“I spoke to the surgeon when it first happened and he gave me a minimum and maximum time for recovery. My aim at the moment would hopefully be to be able to take part in pre-season training. I’ll keep working through the summer to make sure I’m on top of that. I’ll probably have a week away with the family at some stage but my main focus will be on rehab.”
And on the inevitable low moments associated with any long term injury, he said: “You do get them but you know they’re going to come. When it happens you have to understand that your strength has to come from within.
“You can’t allow yourself to get too down when things aren’t going the way you want and, on the other side, you can’t start doing too much when you’re having your good days. You need to keep it in your mind that there’s a process with these injuries, and you have to stick to it for your own benefit.
“The good thing is I have a great wife and family and they are there for me if I’m looking like I’m thinking about things too much at home. Dolly is probably sick of the sight of me at work. I’m constantly asking him questions and he’s been someone for me to bounce off and get advice from. There have been a lot of occasions when he’s been able to put my mind at ease. You need that from a professional point of view, particularly if certain aspects of the injury are worrying you.”
“Short term I want to be in a position to be able to train, wherever that may be,” he continued. “I haven’t spoken to anyone about whether that would be here or somewhere else. I can’t look that far ahead at the moment. It’s obviously been a crucial time for this club and they’ve had more important things than my situation to discuss up to now.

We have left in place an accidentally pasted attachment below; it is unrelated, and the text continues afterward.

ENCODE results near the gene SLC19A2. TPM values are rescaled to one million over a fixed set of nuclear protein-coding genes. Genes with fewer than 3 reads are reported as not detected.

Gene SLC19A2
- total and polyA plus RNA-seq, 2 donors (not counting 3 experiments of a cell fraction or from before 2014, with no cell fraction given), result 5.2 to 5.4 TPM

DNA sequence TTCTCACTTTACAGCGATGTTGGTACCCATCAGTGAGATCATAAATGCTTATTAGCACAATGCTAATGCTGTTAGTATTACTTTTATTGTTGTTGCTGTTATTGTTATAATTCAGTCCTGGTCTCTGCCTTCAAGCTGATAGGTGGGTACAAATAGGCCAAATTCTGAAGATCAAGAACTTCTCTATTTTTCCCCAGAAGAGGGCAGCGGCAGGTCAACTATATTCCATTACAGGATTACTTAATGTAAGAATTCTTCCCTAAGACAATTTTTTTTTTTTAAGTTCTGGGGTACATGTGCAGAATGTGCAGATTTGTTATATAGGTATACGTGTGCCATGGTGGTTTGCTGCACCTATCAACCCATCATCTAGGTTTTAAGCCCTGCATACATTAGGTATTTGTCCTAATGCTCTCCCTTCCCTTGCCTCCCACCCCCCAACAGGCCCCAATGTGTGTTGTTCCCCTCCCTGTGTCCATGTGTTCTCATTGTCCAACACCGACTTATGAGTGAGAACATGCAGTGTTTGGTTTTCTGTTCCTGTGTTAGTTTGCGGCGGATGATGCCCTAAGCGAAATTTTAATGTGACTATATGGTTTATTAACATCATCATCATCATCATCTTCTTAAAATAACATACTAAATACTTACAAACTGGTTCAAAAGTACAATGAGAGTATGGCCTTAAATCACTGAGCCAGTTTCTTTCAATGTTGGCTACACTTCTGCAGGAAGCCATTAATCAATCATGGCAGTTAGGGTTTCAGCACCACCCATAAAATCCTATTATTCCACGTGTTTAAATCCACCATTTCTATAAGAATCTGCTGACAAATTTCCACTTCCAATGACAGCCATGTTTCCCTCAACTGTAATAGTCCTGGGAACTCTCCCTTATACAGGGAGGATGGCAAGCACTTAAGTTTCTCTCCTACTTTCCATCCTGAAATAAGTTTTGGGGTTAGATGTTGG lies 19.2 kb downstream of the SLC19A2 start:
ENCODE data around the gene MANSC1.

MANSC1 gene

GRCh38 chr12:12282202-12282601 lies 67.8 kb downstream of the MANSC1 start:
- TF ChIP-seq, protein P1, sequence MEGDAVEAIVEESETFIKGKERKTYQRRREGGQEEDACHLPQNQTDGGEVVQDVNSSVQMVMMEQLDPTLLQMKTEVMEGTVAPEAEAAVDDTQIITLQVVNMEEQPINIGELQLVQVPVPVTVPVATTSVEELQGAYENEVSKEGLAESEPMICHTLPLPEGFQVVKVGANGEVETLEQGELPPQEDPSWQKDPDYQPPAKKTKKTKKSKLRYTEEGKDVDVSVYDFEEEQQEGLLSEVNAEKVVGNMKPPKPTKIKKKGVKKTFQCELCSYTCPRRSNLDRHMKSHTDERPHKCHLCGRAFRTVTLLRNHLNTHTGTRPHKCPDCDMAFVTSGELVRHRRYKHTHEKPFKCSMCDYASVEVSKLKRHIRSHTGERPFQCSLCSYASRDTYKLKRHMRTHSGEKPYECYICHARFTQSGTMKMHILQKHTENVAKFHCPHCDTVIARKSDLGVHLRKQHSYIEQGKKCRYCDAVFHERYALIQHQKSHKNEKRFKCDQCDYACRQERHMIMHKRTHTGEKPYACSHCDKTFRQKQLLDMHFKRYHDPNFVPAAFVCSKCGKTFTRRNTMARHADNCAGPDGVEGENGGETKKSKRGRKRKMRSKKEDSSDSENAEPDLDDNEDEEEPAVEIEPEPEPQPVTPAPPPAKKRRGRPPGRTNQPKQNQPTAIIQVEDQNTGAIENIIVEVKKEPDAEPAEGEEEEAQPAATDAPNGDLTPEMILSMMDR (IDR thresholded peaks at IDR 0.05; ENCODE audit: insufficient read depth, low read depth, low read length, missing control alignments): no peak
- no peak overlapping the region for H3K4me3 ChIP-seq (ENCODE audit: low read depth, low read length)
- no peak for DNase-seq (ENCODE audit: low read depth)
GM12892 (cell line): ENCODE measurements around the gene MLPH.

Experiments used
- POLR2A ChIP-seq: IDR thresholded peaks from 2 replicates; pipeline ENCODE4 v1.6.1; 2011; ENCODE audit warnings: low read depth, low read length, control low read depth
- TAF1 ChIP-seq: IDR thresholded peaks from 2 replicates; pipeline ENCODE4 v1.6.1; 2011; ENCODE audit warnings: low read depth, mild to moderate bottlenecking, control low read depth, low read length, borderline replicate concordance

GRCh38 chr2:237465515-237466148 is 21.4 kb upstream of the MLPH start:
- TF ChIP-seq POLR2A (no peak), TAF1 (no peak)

“I’ll take the frustration of being injured because you can’t change situations, however much you want to. At difficult times I just remind myself that my aim is to be back and playing football again.
“It was the same when I had the knee injury. If I did start to feel low I just thought about the target of being out on the pitch and involved again. I invested in my career through the process of getting the knee sorted and I was delighted when it all came together.
“The experience I had with that has helped me to cope this time. That was my first really long term injury but it meant I knew what the protocols were, in terms of not trying to rush the recovery. Things have been right on track so far and hopefully that will continue.”
As for what the future holds, he said: “I think you always feel like you’ve got something to prove in this game. I haven’t played anywhere near enough football over the last couple of years so I want to prove to myself, first of all, that I can get back out there and play regularly.
“I was just starting to feel that come back when I first came here and I’m sure I can do it again. I look after myself well, I feel fit and I can’t wait to get the boots back on and go again.
“I’m 31 now and I still feel I’ve got a good few years left in me. I’m hoping for a few more good moments before I hang up my boots. It’s something I’ve done all my life and I don’t want to give it up just yet.”